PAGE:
15 May Overview of Language Categories
Every country has to build a relationship with other states. A lot of effort goes into creating a foreign policy that works in the best interest of the state. There are so many different factors to consider to make sure none of the neighbors get offended. One way in which countries maintain a relationship with other states is through their foreign affairs officials. There are ambassadors and other officials who have to live in another state for a certain time and put their state’s agenda in action. When governments send their representatives to other states, they don’t just pick them at random. These are the people who have been trained for the job. One part of that training is learning a foreign language.
Foreign Service Institute and Language Categories:
The Foreign Service Institute or FSI is an institute that works under the US government and trains American diplomats and various other officials. The purpose of the training is to make the diplomats qualified enough to advance the US’s foreign affairs interests in different states. As part of its training program, FSI also teaches languages to the trainees. Currently, it is offering over 800 classes in more than seventy languages. More than fifty government institutes benefit from the courses, including military branches and the foreign office.
The FSI has come up with a category system for the language. The system was designed to help teachers come up with better courses for the benefit of their students.
Overview of Language Categories:
The FSI divided the various vernaculars it teaches into four different categories based on the learning difficulty level. The categories were created for English speakers, which is why the difficulty levels are measured accordingly. For instance, the language which is the hardest to learn for English speakers was placed in Category IV. So, there is a possibility that a category IV language may not be difficult for some people. It is worth remembering that FSI did not consider all the tongues that are spoken in the world for the purpose of this categorization. Only the vernaculars that are studied by American foreign officials were considered for the division.
Here are the four categories created by FSI:
- Category I:
All the vernaculars that share a close connection with English or have similar structures were placed in the first category. European languages that use the Latin alphabet show up in this category, like Spanish, Portuguese, Swedish, Dutch, Danish, and Norwegian. But it is interesting to note that English’s close relative German is not a category I member. It is due to the different features German has developed over time.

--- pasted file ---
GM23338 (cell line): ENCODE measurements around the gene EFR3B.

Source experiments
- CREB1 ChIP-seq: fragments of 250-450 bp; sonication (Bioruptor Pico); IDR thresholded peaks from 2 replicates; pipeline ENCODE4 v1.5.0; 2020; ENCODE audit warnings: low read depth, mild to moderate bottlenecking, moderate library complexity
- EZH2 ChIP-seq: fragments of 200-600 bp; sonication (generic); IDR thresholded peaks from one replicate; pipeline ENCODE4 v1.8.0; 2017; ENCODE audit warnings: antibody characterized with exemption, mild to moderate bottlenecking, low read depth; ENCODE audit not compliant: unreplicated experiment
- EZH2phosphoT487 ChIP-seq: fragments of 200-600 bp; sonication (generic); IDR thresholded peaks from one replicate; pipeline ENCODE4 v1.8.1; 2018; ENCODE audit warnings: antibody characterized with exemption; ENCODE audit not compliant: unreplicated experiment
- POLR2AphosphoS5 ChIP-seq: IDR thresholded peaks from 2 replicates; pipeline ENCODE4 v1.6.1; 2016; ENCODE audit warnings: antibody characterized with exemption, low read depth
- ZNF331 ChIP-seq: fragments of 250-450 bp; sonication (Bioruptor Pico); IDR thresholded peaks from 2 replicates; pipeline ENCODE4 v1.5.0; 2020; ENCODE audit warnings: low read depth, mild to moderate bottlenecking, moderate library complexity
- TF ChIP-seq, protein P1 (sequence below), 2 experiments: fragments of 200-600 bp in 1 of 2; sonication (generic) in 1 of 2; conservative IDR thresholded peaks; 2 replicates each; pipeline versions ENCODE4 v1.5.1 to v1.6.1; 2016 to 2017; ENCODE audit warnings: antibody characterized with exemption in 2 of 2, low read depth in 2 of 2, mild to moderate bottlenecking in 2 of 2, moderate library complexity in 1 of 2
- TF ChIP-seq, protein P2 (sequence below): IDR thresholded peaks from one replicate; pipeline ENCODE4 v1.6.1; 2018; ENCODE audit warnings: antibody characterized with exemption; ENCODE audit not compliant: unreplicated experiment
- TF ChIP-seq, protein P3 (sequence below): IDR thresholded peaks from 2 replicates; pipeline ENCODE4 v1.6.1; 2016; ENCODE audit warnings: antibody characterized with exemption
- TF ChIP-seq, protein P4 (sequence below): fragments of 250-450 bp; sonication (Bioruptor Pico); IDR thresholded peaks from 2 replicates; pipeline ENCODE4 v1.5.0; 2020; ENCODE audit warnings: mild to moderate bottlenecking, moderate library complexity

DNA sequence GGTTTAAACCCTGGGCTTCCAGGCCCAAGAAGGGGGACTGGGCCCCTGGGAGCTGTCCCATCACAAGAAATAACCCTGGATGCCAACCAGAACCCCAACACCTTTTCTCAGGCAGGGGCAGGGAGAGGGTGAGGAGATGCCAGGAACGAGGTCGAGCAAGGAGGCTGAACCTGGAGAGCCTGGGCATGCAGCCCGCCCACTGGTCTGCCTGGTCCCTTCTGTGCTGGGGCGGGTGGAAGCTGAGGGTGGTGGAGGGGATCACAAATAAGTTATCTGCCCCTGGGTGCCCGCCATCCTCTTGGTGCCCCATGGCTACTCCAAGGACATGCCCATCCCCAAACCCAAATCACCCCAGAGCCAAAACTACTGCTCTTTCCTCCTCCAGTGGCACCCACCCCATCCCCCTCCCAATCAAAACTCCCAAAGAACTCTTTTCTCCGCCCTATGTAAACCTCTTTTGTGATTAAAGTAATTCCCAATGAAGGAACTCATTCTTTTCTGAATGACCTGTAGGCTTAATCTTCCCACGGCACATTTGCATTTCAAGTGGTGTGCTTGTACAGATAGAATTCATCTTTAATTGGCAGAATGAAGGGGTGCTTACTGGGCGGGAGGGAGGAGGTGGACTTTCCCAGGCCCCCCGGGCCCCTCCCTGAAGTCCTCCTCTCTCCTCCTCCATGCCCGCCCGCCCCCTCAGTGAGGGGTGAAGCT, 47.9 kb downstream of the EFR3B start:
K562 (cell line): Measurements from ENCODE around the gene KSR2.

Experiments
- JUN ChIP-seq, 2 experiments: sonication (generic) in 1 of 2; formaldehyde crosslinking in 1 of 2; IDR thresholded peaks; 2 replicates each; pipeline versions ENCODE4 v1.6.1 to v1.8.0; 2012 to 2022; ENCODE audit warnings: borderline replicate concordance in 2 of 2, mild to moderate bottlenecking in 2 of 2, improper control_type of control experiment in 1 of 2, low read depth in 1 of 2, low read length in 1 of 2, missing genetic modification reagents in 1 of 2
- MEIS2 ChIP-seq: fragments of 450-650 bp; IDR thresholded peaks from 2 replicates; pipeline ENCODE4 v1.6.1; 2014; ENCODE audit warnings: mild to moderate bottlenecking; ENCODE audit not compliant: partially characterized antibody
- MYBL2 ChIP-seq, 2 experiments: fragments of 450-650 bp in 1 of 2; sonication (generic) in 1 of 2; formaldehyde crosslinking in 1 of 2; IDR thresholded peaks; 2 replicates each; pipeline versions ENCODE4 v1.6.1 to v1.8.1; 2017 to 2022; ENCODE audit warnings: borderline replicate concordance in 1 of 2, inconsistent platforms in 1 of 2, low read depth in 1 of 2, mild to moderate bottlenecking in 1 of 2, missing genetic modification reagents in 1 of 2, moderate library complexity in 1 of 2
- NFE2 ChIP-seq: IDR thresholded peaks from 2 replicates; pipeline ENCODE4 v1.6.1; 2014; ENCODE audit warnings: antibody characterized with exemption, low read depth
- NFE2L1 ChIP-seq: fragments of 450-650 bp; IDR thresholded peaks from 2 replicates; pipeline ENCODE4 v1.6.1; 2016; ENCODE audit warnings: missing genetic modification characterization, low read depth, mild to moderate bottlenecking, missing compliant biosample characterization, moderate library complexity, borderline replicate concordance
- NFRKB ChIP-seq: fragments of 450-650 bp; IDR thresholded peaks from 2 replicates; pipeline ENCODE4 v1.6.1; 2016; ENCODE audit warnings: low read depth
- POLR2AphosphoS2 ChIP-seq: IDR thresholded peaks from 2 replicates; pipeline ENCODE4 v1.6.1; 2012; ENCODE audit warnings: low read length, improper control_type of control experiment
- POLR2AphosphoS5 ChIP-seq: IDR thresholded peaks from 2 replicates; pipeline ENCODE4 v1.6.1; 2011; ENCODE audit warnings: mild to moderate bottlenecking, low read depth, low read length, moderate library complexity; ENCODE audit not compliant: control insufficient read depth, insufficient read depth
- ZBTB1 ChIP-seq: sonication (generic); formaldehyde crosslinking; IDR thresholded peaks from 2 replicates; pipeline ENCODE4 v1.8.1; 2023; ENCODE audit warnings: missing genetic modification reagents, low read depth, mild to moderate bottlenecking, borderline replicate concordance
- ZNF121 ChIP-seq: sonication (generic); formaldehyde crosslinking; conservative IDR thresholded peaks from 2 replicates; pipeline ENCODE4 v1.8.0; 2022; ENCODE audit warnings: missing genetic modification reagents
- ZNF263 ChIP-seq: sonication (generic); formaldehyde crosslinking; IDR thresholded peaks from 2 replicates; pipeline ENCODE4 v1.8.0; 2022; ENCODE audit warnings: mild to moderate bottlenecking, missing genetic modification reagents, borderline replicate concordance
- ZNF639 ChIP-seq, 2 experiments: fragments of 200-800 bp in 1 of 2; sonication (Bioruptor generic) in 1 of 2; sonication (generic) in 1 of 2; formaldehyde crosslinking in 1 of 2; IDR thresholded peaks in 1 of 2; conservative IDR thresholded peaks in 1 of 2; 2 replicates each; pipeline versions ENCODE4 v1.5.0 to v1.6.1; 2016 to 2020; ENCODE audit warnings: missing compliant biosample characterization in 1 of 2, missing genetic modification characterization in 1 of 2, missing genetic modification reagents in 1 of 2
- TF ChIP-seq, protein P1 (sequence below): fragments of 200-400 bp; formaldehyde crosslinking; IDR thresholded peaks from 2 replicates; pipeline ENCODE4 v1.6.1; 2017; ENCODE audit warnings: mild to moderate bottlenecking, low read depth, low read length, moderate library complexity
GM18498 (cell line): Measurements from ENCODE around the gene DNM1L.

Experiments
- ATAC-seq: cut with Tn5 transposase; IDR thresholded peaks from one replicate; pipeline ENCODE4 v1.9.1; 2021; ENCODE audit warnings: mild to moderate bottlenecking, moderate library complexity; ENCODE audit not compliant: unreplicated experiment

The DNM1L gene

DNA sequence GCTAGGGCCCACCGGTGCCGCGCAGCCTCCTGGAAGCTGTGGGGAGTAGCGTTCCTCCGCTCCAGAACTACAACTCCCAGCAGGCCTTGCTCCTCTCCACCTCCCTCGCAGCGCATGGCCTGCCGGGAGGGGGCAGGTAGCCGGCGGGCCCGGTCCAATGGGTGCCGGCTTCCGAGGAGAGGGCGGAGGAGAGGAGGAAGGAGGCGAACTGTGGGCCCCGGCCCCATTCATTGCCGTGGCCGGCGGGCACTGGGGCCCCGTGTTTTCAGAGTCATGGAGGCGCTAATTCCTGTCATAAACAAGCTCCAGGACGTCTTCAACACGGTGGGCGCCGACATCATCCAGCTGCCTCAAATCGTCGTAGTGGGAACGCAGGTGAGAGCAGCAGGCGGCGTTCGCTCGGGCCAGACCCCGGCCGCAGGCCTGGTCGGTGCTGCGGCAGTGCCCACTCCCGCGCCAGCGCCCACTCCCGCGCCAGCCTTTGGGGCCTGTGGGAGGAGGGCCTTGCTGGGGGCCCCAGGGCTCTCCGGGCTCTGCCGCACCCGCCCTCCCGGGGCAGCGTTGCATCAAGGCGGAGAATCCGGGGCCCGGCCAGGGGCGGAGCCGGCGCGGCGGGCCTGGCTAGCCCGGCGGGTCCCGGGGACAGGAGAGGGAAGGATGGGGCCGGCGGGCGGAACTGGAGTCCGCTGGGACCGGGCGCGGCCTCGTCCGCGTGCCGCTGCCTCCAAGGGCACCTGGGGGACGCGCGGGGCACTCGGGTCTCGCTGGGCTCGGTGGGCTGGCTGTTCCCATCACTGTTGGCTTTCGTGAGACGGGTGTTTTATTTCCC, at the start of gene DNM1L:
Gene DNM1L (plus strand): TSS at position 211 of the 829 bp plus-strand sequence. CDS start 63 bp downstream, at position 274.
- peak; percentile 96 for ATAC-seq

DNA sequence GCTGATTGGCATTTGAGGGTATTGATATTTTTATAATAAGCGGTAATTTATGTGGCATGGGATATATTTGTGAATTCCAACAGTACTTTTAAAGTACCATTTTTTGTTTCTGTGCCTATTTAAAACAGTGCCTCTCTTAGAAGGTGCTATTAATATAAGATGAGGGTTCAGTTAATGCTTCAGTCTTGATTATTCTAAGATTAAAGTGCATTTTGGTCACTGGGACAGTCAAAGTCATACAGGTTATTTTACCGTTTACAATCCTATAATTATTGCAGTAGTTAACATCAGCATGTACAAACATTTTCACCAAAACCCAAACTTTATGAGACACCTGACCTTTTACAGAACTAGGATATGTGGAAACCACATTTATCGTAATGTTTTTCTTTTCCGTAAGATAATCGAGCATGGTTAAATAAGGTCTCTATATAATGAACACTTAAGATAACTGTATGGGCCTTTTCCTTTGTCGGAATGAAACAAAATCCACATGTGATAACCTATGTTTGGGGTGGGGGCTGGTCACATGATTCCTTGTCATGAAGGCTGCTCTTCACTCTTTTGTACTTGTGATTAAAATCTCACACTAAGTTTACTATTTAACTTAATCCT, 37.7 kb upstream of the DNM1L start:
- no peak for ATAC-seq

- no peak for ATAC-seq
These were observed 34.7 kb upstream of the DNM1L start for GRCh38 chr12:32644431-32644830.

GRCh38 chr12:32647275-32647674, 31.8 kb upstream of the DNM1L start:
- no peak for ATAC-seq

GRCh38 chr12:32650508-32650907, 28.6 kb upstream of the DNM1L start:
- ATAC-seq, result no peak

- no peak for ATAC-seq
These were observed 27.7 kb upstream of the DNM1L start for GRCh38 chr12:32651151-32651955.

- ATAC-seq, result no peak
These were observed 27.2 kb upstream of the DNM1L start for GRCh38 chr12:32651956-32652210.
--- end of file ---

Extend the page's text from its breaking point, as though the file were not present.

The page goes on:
- Category II:
This group has members that are harder to learn for English speakers. However, they are not as difficult as the names in the third and fourth categories. German, Haitian Creole, and Swahili are some of the members of this category.
- Category III:
The vernaculars that have significant differences from English are placed in this category. Cultural differences have also landed some names in this group. The majority of the languages taught by FSI are a part of this group. The common members are Hindi, Urdu, Russian, and Vietnamese.
- Category IV:
The most difficult to learn languages for native English speakers are the ones that fall under this category. There are currently five members of this group. They are Japanese, Mandarin, Cantonese, Arabic, and Korean. These are all quite difficult because of their unique alphabet and vocabulary.
How Quickly Can You Learn the Languages of the Four Categories?
The purpose of creating the division was not only to help the educators come up with better plans but also to understand how long students will need to learn a single tongue. The learning time varies from one category to the next. The FSI has provided details of all categories. A language from the first group must be studied for 24 to 30 weeks or 600 to 750 class hours. A committed student must adhere to these requirements if they wish to become fluent in the tongue they are learning.
Things start getting harder when you move to the second group. A language from Category II must be studied for at least 36 weeks or 900 class hours. Otherwise, achieving fluency in it will be impossible. A member of the third category will require 44 weeks of study or 1100 class hours for a person to become fluent in it. The FSI’s estimates regarding the groups are accurate only if all the classes are attended by a student.
The fourth and final category that contains the hardest languages requires 88 weeks or 2200 class hours from the life of a student. It is worth remembering that the FSI wishes to make its students as fluent as possible. But it also makes them culturally aware, so they don’t end up misusing the language or offending its native speakers in any way. The stakes are too high when foreign officials are in question, which is why the teaching process at the institute is quite efficient. The coursework created by the institute covers all the basics and provides people with the right kind of knowledge related to languages.
Knowing how hard something is can help you prepare for it in a better way. Whenever you decide to learn a vernacular, learn all you can about it beforehand. Check the categories of FSI to figure out how difficult it will be for you and how much time you must put aside for it.